Episode 76 – Tracksaw Cutting Straight,Scraps? What SCRAPS! , Woodworking Tools Used for WHAT?, & MUCH More!
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1) When using a hold-down clamp to prevent wood movement -for example on the Incra 5000 crosscut sled, I find that often the wood moves veers slightly as I tighten the knob to hold the clamp against the workpiece. Have you experienced the same? If so, how do you deal with it? Would adding some sandpaper to the bed of the jig potentially create other accuracy issues, you think? Great podcast – thanks for all the information! – Tim in North Carolina
2) What tool or machine do you use for something it’s not necessarily intended for? ( I wanna hear more than I use every tool as a hammer haha.) For example: buiscuit joiners are intended to align two boards but people also use them to make slots for Z clips. Or table saws to make cove cuts instead of a shaper. Etc. ) I’m curious to hear if you guys have any neat tricks up your sleeve? As always love the podcast and keep up the great work.
1)With increasingly limited space in my workshop, how do you decide what scraps to get rid of, and which to keep? Mark
2) I really hope all has been well with you all. It has been a while since I have wasted your time with a question for the podcast. I mean, come on, we all know how the answers that were getting from this podcast are as spot on as much as the MSRP of a new car. Anywho, I was wondering if any of you use your woodworking tools for other materials other than wood. I have always been weary of using my table saw or bandsaw and such for cutting things like acrylic or even aluminum sheets. Since I have made the router sleds I have found myself more and more using my woodworking equipment to cut those two materials in particular. Now, I do not use my expensive woodworking blades for this purpose but I was just curious if any of you have used your equipment for different materials.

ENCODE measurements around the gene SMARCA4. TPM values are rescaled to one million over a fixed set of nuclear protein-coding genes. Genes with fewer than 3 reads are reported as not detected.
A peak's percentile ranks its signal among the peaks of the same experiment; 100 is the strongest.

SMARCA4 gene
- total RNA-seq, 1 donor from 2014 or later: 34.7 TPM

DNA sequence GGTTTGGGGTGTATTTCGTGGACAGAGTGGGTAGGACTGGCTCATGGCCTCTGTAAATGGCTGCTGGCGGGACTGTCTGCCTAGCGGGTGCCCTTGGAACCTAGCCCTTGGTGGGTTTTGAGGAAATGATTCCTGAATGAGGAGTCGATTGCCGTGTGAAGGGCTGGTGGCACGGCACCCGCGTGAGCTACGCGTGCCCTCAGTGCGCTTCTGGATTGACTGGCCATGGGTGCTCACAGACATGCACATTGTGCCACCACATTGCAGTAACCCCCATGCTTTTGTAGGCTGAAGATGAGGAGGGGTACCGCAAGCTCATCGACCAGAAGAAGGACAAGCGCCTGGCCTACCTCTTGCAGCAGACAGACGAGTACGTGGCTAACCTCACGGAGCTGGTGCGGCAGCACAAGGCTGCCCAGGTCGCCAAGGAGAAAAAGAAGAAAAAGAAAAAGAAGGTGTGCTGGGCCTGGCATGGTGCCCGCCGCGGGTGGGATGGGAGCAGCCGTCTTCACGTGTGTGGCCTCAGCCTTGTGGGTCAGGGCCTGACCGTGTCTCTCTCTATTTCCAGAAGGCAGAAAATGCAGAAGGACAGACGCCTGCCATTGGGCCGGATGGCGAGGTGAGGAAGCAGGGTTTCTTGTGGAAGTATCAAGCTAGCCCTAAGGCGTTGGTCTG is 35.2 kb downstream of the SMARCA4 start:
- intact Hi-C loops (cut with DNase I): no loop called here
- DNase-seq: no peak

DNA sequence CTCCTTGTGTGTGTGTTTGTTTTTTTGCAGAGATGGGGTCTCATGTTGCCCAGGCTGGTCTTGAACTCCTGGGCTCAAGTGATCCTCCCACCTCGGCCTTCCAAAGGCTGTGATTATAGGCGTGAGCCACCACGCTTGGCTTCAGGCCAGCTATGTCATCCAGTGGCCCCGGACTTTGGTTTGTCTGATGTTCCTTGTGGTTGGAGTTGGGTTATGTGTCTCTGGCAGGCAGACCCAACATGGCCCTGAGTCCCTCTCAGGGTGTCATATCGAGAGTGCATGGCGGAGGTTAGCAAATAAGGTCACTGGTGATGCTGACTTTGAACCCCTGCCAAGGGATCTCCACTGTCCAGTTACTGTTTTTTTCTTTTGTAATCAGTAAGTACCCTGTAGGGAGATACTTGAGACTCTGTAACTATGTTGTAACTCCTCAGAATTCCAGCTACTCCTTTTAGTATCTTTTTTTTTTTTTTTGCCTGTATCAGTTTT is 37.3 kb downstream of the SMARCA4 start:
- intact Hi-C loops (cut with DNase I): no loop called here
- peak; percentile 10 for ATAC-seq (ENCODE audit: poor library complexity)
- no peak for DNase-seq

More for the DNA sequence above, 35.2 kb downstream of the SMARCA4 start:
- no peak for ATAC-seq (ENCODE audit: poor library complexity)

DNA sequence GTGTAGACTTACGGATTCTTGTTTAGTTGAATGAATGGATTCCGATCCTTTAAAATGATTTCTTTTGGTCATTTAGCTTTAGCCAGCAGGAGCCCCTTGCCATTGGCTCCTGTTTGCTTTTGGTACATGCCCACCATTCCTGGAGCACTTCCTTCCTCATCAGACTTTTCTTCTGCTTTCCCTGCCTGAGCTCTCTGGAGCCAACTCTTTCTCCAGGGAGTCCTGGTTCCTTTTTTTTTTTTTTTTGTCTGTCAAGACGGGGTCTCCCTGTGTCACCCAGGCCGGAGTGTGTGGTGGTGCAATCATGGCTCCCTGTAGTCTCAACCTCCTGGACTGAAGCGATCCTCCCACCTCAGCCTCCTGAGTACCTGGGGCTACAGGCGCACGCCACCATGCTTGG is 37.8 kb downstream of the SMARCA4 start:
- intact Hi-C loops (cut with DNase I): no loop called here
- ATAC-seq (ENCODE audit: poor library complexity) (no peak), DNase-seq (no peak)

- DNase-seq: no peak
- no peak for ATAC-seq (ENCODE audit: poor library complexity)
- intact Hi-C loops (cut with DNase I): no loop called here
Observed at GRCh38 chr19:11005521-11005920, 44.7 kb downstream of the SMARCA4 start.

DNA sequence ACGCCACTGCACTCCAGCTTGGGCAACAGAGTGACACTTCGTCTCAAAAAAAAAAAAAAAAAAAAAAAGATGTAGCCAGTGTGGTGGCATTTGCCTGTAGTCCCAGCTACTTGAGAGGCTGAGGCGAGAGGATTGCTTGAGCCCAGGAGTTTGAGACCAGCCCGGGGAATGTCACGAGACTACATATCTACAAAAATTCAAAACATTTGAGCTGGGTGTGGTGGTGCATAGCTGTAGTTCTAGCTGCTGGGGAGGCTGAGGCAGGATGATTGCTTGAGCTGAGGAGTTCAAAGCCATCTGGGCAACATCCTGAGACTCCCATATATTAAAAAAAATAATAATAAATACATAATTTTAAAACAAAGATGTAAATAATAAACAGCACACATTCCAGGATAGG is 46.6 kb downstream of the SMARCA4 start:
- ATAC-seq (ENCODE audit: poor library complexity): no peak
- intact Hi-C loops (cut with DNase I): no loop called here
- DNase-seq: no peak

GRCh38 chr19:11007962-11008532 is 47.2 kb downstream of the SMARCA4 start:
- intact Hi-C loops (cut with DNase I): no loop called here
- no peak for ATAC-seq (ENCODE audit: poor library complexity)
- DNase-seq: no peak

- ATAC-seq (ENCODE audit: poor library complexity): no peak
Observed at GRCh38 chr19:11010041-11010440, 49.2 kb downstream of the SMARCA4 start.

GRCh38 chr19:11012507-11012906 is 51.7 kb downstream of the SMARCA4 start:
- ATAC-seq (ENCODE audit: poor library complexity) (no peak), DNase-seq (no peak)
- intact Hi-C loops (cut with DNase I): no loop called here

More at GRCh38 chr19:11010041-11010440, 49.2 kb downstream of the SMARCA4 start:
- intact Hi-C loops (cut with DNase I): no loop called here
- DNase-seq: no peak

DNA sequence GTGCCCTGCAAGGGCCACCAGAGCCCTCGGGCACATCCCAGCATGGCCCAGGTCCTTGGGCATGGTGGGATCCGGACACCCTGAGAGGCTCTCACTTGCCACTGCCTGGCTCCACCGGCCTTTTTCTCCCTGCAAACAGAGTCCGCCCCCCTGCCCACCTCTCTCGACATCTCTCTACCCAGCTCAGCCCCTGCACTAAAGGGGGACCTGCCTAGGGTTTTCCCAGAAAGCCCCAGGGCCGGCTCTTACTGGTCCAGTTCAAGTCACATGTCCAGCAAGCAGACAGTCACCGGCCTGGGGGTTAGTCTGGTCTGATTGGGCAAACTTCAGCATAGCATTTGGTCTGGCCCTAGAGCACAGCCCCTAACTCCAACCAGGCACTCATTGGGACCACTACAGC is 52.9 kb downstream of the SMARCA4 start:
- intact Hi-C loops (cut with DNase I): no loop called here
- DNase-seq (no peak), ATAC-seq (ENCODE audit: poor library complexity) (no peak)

Thanks a bunch for wasting your time to keep my interests peaked just enough to listen to every episode in hopes that one day I’ll learn something.
Clean Cut Woodworking
1) I have a makita corded track saw that I’ve had for about 4 years. I don’t have a table saw, so the track saw is probably my most used power tool, and I’m really relying on it to give me straight, finished cuts I can reference from.
Recently I was cutting some Baltic birch for a jig where squareness of the panels is critical, so I was checking every cut afterwards. I found that my track saw was not cutting straight. I haven’t put A ruler to it, but it might be 1/64 or maybe 1/32 out over 4 feet.
I took everything apart, cleaned sawdust out of every nook, cleaned the grippy strips on the track, cleaned and waxed the top of the track, cleaned the blade, tightened the track snuggers. I checked the back edge of the track against my straight edge, and that appears straight.
Do you guys have any suggestions? The blade I have on it is more than 2 years old, so I ordered a new one. if that doesn’t help, I can reach out to makita about how to check and adjust the blade for squareness relative to the track slot on the saw base. If none of that works, I’ll probably order a 55 inch festool guide rail (Amazon reviews say they work interchangabley with the Makita saw).
Anyway, I find this very frustrating, but I’m glad to have a reason to write in! I love the show, thank you all! – Jonathan
2) I am going to be making a 72”w x 14”h x 14”d credenza with a mitered waterfall edge out of walnut with a finished thickness of 3/4”. (All four corners mitered) There will be 3-4 drawers in it. My initial thoughts were to do it out of solid wood but I am now wondering if using walnut plywood would be a better choice as it is more stable than solid wood. I plan to use a domino to join my edges but not really sure how to account for wood movement on a large mitered box.
Love the podcast and have learned a lot from you guys, please keep it coming!